-- escalated with such impressive precision and unexpected thrills that by the time Magneto (Michael Fassbender) protected his fellow mutants by intercepting an army of missiles, it became crystal clear that Vaughn had delivered a first-class X-Men
movie … and I only hope he’s given the chance to bring us another one, soon.
#5: The Baghar chase
The Adventures of Tintin
Can it really be considered a single shot when the cinematography is animated and the “camera” is part of a complicated motion-capture process that makes physically impossible movements downright easy? Doesn’t matter. The Baghar chase in Steven Spielberg’s Tintin
, which finds the intrepid journalist (Jamie Bell) piloting a motorcycle through a bustling African city in pursuit of three scraps of treasure map, was a giddy – and a wee bit showy – burst of breathtaking action choreography that ranks up there with the dangling trailer sequence from Jurassic Park: The Lost World
or the mine car chase from Indiana Jones and the Temple of Doom
. That’s saying a lot.
#4: Vin Diesel vs. The Rock
Sure, the sight of career criminals Dom (Diesel) and Brian (Paul Walker) dragging a safe through downtown Rio de Janeiro could have made this list. But those of us who adore an earth-shattering brawl left Fast Five
raving about Diesel’s bout with The Rock, which was a sweaty mess of jabs, roundhouses, adrenaline, shattered glass, overconfidence and broken bones. Who won? Call it a draw. But if you stayed through the end credits of Fast Five
, you know that Diesel vs. Rock: Round Two likely is in order. Bring the popcorn.
#3: Race through a sandstorm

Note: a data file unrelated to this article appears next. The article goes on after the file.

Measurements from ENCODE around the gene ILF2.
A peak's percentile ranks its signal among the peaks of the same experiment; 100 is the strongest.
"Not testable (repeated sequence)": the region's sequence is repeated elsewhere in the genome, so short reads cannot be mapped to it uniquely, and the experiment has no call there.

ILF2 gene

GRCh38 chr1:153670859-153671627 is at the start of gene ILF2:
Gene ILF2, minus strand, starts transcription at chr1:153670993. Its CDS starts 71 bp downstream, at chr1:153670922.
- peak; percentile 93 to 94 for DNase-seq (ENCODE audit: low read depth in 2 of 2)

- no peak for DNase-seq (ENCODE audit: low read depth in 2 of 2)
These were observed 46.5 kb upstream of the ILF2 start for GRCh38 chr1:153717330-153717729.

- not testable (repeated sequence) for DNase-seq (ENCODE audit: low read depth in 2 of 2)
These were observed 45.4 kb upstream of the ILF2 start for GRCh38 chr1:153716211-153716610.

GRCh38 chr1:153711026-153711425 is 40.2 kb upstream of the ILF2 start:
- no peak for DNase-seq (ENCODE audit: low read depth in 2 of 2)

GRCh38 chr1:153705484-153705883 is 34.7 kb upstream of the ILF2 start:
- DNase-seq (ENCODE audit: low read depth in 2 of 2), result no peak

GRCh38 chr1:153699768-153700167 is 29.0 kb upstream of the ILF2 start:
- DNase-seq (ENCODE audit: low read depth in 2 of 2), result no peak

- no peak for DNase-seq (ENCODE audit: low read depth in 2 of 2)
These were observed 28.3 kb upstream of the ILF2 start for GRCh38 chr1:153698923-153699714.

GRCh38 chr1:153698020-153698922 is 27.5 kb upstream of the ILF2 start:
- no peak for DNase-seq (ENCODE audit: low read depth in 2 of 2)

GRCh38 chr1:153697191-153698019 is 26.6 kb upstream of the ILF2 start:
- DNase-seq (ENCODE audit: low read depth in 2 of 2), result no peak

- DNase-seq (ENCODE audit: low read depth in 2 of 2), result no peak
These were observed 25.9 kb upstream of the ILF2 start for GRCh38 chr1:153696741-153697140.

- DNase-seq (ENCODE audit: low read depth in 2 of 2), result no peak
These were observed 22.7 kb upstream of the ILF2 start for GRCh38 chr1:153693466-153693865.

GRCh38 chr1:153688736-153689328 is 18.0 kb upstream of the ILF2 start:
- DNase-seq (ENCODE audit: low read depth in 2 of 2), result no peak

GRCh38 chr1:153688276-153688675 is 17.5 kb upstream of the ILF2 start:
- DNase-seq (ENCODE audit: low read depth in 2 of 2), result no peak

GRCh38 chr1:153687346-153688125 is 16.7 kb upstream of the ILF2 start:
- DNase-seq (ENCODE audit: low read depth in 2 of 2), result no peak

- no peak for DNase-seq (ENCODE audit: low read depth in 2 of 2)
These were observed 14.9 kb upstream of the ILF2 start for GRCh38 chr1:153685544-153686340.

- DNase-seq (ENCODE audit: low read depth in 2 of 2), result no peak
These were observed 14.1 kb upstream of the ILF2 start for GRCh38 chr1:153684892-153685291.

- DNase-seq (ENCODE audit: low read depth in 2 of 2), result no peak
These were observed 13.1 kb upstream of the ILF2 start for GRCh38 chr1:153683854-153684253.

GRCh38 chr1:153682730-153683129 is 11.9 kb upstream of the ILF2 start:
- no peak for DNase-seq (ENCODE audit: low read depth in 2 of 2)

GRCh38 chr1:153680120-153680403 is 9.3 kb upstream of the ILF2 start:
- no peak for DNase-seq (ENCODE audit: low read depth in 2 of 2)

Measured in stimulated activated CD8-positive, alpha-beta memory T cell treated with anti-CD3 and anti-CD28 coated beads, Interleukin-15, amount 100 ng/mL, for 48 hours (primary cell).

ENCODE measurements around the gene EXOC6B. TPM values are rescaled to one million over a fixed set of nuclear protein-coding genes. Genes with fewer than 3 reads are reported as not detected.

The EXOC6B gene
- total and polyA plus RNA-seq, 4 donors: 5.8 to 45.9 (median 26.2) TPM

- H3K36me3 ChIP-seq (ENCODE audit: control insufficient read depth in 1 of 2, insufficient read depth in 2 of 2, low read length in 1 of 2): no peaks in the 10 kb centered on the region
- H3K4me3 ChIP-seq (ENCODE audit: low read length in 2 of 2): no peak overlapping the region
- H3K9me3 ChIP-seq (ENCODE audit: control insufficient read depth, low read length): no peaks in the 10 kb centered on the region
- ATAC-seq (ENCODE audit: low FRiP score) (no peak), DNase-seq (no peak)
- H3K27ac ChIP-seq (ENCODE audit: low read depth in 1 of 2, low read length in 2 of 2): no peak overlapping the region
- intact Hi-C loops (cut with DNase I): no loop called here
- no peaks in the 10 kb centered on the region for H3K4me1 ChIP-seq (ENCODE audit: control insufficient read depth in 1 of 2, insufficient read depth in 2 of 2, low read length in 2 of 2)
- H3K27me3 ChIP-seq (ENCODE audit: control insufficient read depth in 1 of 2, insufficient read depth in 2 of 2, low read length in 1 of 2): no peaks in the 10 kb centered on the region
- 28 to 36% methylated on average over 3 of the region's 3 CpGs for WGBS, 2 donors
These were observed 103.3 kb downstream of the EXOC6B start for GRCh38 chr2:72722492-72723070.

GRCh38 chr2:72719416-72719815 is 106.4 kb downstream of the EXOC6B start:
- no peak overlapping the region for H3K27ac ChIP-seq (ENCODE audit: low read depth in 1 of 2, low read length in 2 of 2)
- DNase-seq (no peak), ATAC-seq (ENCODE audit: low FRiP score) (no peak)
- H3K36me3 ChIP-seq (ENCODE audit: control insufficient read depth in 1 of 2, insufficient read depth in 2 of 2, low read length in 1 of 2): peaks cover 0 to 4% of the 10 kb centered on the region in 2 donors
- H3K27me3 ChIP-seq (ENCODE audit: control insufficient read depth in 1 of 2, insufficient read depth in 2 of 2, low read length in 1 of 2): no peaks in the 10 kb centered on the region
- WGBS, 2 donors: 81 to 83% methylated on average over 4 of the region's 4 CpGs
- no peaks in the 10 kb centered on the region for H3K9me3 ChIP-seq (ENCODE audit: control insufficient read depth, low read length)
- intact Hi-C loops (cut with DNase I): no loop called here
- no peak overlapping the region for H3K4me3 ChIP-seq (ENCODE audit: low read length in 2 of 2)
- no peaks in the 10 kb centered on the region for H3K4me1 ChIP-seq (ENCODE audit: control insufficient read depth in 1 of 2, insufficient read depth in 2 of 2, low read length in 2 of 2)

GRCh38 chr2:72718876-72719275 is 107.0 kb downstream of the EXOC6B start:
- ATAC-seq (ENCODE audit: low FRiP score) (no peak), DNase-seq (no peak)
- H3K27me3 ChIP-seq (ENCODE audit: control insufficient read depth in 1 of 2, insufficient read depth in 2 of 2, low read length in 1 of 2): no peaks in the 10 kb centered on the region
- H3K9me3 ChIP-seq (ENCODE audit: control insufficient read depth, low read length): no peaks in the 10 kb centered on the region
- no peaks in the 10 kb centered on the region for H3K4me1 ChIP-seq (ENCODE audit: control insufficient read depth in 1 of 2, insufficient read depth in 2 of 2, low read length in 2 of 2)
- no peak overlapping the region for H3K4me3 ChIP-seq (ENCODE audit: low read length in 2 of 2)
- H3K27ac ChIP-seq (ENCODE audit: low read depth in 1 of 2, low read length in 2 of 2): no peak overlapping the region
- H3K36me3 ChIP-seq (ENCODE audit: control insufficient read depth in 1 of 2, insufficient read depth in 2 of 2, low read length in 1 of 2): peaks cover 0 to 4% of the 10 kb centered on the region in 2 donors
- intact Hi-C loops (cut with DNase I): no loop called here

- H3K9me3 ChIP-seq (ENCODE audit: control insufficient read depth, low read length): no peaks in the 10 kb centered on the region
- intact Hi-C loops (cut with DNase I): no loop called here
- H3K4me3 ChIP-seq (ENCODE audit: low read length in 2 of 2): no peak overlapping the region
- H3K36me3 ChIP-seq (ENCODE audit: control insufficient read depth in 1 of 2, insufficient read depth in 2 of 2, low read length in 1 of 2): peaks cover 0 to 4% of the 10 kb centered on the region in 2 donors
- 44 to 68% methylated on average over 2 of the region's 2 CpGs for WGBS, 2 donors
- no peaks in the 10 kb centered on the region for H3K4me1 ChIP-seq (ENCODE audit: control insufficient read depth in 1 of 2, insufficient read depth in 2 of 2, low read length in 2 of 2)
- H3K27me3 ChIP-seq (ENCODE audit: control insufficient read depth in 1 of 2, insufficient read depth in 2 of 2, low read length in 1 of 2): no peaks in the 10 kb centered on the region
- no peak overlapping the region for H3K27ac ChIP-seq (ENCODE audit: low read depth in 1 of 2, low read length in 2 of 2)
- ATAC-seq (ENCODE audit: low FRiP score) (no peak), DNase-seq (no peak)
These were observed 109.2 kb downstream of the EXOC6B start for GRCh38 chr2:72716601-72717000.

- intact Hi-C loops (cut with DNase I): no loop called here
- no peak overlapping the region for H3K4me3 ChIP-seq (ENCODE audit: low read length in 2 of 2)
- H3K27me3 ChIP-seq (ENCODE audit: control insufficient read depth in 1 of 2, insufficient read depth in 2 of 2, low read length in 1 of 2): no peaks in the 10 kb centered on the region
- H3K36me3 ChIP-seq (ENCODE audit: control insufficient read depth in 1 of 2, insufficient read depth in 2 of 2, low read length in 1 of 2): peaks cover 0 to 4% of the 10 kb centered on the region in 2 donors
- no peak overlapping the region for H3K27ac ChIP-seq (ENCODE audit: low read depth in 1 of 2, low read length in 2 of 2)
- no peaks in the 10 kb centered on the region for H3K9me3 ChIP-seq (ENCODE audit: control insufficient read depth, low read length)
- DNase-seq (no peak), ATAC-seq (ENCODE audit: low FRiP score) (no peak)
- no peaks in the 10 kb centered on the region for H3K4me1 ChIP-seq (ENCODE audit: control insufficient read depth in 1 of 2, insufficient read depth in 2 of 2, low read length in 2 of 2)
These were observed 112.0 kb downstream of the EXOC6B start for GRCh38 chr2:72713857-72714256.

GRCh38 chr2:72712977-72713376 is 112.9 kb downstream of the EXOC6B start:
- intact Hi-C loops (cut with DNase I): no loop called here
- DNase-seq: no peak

Mission: Impossible - Ghost Protocol
Technically, the sequence begins with Tom Cruise scaling the side of the Burj Khalifa, a spectacular achievement that needs to be seen in IMAX to appreciate the sheer chutzpah of it all. But after a tense standoff between rival agents, a villain escapes from the tower with nuclear launch codes in his possession, and Cruise’s Ethan Hunt pursues him through a blinding sand storm. Brad Bird’s work on the wire-walk is impressive, but the sandstorm sequence is an inspired sprint through unexpected obstacles, and the two set pieces together form one of the most memorable stunts in the entire Impossible
#2: Eric Bana vs. subway terrorists
Joe Wright loves his unbroken tracking shots. And while he has yet to top the wartime beach walk in Atonement
, his Hanna
tracking shot is an impressive feat of timing and face-smashing fight choreography. You get the sense that something special is happening as Eric Bana steps off a bus, works his way through a terminal and back onto the street without the camera cutting away. But as Wright descends to a subway platform, and Bana’s character finds himself surrounded by thugs, Hanna
pounds its sweet spot to the thumping beats of a Chemical Brothers score. Genius.
#1: Every Tom Hardy bout
I can’t decide what’s more impressive: Tom Hardy leveling opponents with one bone-crunching punch; or his bullish character, Tommy, exiting the ring the second his unworthy challenger hits the mat. Hardy’s march through the mixed martial arts tournament at the end of Gavin O’Connor’s Warrior
amounts to all six Rocky
movies rolled into one rousing sequence. Tommy takes down impossibly tough Russian champions, past rivals, and – in the anticipated turn of events – his own brother. But the escalating intensity of each bout helps turn Warrior
into a crowd-pleasing underdog drama for the ages, one hard-hitting sports thriller we won’t soon forget.
For more of our end-of-the-year coverage, visit our Best of 2011 page.